Tuesday, December 18, 2012

Wicked Bugs by Amy Stewart

Quick, as far as humans are concerned what's the world's most dangerous animal? Great white shark? Nope. Try the mosquito. The mosquito is incredibly good at spreading diseases (including, but hardly limited to, malaria) among bigger animals and can thus be held responsible for more deaths than any other.

If you pick up Amy Stewart's Wicked Bugs, you might expect to read a lot about the big nasty critters with pincers and stingers and venom. And she doesn't disappoint, describing such fearsome insects as the Asian giant hornet which has a potentially deadly sting that feels like a "hot nail" through your flesh. She covers some of the usual suspects, too, such as the trifecta of "killer" spiders (brown recluse, black widow, tarantula) none of which turn out to be all that scary. But Stewart also includes the far deadlier mosquito and any number of other disease-carrying creatures which wreak far greater havoc than even the fiercest creepy-crawly (which in my opinion is the giant centipede, a foot long and as much as an inch across).

In fact, it turns out that bugs can mess you up in so many ways, that Stewart handily places each specimen in the particular category that best describes its particular type of horror (painful, dangerous, destructive, deadly) and gives each bug a baseball-card style list of stats, just so you can keep track.

Not only is the wickedness of bugs on display in a big way here, so is the overall strangeness. Bugs ain't like people. Not at all. Many of them have multiple life stages, and weird weird sex lives. One of the creatures holding down a spot at the intersection of bizarre and horrifying is the guinea worm. This worm first infests a microscopic crustacean called a copepod. If a human drinks water containing and infested copepod, the copepod will die, but the human will inherit its guinea worms. Inside a human the guinea worm can grow to two or three feet in length resembling as Stewart lovingly puts it, "a long strand of spaghetti." The worm eventually moves toward the skin which causes burning wounds to appear. The victim wants nothing more than soak those wounds in water. Once he does, the worm emerges slightly to distribute larvae into the water. The larvae will look for copepods to eventually deliver them to new human victims. The cure for guinea worms is to wrap gauze around them when they emerge so they can't sneak back inside. Fortunately, it's a very effective cure and guinea worm infections are becoming more rare.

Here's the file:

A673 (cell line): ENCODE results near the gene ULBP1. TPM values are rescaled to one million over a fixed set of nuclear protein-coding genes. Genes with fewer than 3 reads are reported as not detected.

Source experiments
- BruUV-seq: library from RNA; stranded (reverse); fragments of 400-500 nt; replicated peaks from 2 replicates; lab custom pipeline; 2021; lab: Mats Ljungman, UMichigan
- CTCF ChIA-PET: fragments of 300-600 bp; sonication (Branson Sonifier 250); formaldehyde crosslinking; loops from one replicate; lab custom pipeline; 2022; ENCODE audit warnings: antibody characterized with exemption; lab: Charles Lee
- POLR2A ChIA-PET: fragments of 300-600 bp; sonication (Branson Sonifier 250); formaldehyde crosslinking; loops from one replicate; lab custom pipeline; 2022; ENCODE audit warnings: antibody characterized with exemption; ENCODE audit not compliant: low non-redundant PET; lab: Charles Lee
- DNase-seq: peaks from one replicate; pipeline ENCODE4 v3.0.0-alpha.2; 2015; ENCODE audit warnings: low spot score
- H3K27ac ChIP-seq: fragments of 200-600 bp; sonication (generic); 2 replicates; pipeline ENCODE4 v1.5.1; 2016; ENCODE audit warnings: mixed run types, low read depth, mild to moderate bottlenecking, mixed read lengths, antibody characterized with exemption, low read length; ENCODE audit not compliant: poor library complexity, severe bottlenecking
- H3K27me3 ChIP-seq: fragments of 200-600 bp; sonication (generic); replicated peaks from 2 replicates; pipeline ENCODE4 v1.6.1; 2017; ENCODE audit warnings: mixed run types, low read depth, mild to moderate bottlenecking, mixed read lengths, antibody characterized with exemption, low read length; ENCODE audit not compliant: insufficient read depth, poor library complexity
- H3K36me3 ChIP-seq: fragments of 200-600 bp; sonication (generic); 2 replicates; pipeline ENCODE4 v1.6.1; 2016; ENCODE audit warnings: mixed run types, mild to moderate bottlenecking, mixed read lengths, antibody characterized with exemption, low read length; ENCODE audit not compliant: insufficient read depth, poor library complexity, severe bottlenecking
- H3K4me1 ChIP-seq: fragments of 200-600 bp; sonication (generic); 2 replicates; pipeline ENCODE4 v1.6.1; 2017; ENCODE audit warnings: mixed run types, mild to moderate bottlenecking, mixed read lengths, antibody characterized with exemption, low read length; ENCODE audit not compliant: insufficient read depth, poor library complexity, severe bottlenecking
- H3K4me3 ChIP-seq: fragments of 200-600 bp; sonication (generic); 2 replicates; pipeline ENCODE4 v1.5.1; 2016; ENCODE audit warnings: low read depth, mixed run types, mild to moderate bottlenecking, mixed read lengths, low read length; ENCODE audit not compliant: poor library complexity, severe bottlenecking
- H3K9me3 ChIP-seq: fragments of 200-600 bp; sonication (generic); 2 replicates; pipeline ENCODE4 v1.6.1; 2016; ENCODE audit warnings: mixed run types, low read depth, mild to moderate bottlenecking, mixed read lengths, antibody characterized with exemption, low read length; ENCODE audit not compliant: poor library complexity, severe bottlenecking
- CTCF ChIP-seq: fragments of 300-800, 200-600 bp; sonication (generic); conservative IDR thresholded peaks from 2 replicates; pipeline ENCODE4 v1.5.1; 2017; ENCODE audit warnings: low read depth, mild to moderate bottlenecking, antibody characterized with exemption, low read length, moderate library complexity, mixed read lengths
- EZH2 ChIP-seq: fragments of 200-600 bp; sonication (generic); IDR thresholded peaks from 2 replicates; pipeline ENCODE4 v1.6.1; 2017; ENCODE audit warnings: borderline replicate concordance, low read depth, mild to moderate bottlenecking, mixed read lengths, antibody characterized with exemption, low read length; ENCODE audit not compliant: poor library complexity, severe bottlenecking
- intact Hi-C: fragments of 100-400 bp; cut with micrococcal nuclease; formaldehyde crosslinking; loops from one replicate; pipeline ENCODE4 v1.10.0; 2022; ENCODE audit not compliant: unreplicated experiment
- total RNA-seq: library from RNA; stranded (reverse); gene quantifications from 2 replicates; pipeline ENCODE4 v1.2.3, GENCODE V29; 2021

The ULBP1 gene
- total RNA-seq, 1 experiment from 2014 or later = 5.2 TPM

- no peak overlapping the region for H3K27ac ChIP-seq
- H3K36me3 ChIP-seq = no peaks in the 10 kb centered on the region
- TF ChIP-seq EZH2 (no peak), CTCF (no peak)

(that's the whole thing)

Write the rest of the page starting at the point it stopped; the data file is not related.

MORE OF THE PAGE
It's this kind of horrified fascination that awaits you throughout Wicked Bugs. If you like that sort of thing.


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2 comments:

Debra said...

I got the Wicked Plants book in the series as a gift one year. It's a totally fun series.

mr chompchomp said...

Wicked Plants is on my list to read. Stewart also has a book about earthworms that looks fascinating and one of interest to the over 21 set on the plants used in making cocktails.